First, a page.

USGS/Cascades Volcano Observatory, Vancouver, Washington
Lassen Peak Eruptive Activity 1914-1921
- Lassen Peak Eruptions - 1915 Location Map
- Lassen Eruptions, 1914-1921
- "Hot Rock" 1926-1984
- Read More About It
Lassen Peak Eruption - 1915 Location Map
Lassen Peak, 1915 Eruptions
-- Modified from: Clynne, et.al., 1999
Lassen Eruptions, 1914-1921
Hoblitt, Miller, and Scott, 1987,
Volcanic Hazards with Regard to Siting Nuclear-Power Plants
in the Pacific Northwest:
USGS Open-File Report 87-297
The most recent eruptive activity occurred at Lassen Peak in
This eruptive episode began on May 30, 1914, when a small phreatic
eruption occurred at a new vent near the summit of the peak.
More than 150 explosions of various sizes
occurred during the following year.
By mid-May 1915, the eruption changed in character;
lava appeared in the summit crater and subsequently
flowed about 100 meters over the west and probably over
the east crater walls.
Disruption of the sticky lava on the upper east side of
Lassen Peak on May 19 resulted
in an avalanche of hot rock onto a snowfield.
A lahar was generated that reached more than 18 kilometers down
Lost Creek. On May 22, an explosive
eruption produced a pyroclastic flow that devastated an
area as far as 6 kilometers northeast of the summit. The
eruption also generated lahars that traveled more than
20 kilometers down Lost Creek and floods that went down
Hat Creek. A vertical
eruption column resulting from the pyroclastic eruption
rose to an altitude of more than 9 kilometers above the vent
and deposited a lobe of pumiceous tephra that can be traced as far
as 30 kilometers to the east-northeast
The fall of fine ash was
reported as far away as Elko Nevada,
more than 500 kilometers east of Lassen Peak.
Intermittent eruptions of
variable intensity continued until about the middle of 1917.
Foxworthy and Hill, 1982,
Volcanic Eruptions of 1980 at Mount St. Helens, The First 100 Days:
USGS Professional Paper 1249.
Dramatic eruptive activity in the Cascades has been rare so far in the 20th
century. Until the
recent eruptions at Mount St. Helens,
the only Cascade volcano that had a major eruption during this century was
Lassen Peak in California.
A series of intermittent eruptions of steam and volcanic ash beginning in May
1914 and lasting until 1921 climaxed, during the 4 days from May 19 to 22, 1915,
in a series of violent events comprising small
lava flows, massive lava-triggered mudflows,
and explosive eruptions of ash. The most destructive of these eruptions
included a nearly horizontal (lateral) blast that reached only about one-fifth
as far as the recent Mount St. Helens lateral blast.
U.S. National Park Service Website, 2004, Lassen Volcanic National Park
Around the mid 1700s a series of eruptions produced the Cinder Cone in the northeast corner of the park, mantling an area of 30 square miles with ejecta in the process. In the meantime, ashes falling on the streams of lava pouring from the cone's east flank formed the Painted Dunes. At the same time another lava flow poured from the Cinder Cone and entered Butte Lake and damned the drainage into Butte Lake to form a new lake--Snag Lake. In the late 1700s Cinder Cone had its most recent eruption and lava flow. Steam rose from the domes of Chaos Crags until 1857, but no important eruptions occurred again until Lassen Peak burst into activity in 1914.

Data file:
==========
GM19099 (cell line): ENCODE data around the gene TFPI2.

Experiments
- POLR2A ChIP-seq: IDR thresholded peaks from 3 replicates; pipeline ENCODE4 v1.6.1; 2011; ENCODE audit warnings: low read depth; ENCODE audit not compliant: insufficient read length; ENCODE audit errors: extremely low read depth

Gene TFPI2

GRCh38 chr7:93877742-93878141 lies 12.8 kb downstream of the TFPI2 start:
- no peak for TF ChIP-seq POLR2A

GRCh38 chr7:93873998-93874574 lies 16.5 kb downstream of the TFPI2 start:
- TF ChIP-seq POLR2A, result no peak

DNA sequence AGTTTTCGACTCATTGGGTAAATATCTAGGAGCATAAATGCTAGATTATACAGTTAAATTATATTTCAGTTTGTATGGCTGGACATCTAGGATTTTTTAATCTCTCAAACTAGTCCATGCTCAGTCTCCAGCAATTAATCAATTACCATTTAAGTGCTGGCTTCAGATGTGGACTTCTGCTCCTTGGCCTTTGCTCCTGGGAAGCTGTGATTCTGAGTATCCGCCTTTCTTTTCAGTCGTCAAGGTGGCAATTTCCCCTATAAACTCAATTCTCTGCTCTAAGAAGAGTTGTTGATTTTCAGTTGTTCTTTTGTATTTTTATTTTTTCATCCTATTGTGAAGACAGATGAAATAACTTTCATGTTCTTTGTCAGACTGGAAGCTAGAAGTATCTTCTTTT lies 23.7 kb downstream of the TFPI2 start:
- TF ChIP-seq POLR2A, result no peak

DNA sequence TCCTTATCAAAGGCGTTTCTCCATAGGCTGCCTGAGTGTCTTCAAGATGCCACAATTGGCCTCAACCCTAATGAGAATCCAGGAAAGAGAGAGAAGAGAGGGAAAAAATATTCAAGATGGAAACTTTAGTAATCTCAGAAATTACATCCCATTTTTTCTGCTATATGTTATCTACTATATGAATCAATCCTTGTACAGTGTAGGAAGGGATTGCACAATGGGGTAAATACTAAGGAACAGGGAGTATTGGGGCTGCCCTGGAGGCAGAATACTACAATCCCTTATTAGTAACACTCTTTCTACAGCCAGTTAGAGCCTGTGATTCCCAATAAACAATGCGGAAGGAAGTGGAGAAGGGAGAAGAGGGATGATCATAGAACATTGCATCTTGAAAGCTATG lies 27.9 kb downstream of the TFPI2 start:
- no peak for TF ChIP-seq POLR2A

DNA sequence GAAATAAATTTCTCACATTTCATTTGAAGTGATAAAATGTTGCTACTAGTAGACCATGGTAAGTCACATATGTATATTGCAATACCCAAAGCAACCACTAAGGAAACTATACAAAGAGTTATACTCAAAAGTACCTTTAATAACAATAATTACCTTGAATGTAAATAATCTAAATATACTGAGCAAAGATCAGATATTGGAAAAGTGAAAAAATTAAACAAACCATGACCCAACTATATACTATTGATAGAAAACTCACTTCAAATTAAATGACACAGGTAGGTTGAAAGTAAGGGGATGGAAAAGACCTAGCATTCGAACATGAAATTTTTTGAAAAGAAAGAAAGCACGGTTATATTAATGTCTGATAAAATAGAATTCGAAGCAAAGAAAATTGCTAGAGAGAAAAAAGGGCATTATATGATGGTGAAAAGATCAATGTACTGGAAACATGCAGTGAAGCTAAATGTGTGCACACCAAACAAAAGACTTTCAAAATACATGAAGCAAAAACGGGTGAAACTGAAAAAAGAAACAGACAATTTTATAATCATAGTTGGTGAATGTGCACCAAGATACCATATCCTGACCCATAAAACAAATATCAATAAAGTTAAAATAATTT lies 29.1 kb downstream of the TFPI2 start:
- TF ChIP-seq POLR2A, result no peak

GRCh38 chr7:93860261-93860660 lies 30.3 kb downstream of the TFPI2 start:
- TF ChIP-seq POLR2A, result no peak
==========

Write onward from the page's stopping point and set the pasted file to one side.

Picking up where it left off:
For one year, explosions recurred at irregular intervals. Then, on May 19, 1915, a mass of lava rose in the summit crater and spilled over the southwestern and northeastern sides. On the southwestern slope glowing lava descended 1,000 feet toward the Sacramento Valley, then cooled and hardened. Extensive mudflows were created on the northeastern side as snowbanks were melted. The resulting debris swept down the slope. Divided by Raker Peak, part of this mudflow raced down Lost Creek; the remaining flow passed over the 100 foot rise east of the park road and rushed down Hat Creek. A wide barren swath was brutally torn through the forest.
Three days later, May 22, 1915, a great explosion blasted out a new crater. A volcanic cloud rose 40,000 feet, but a portion of the explosive force was deflected downward. The resulting Hot Blast (nuee ardente) roared down the same path taken by the mudflow, resulting in further damage along the headwaters of Hat and Lost Creeks. Thereafter, activity declined, finally ending in 1921. Since then, the volcano has lain dormant, although a little steam still rises from small vents in its summit and on its flanks.
Pumice ejected during the 1915 eruption of Lassen Peak is conspicuously banded with light streaks of dacite and dark ones of andesite, which appears to represent two distinct magmas imperfectly mixed during the eruption.
"Hotrock" and Mount Lassen, 1926 and 1984
-- 1926 photo courtesy Lassen Volcanic National Park, by B.F. Loomis, and 1984
Photo by Lyn Topinka, USGS
Eruptions of Lassen Peak, California, 1914 to 1917
-- Clynne, 1999
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12/01/04, Lyn Topinka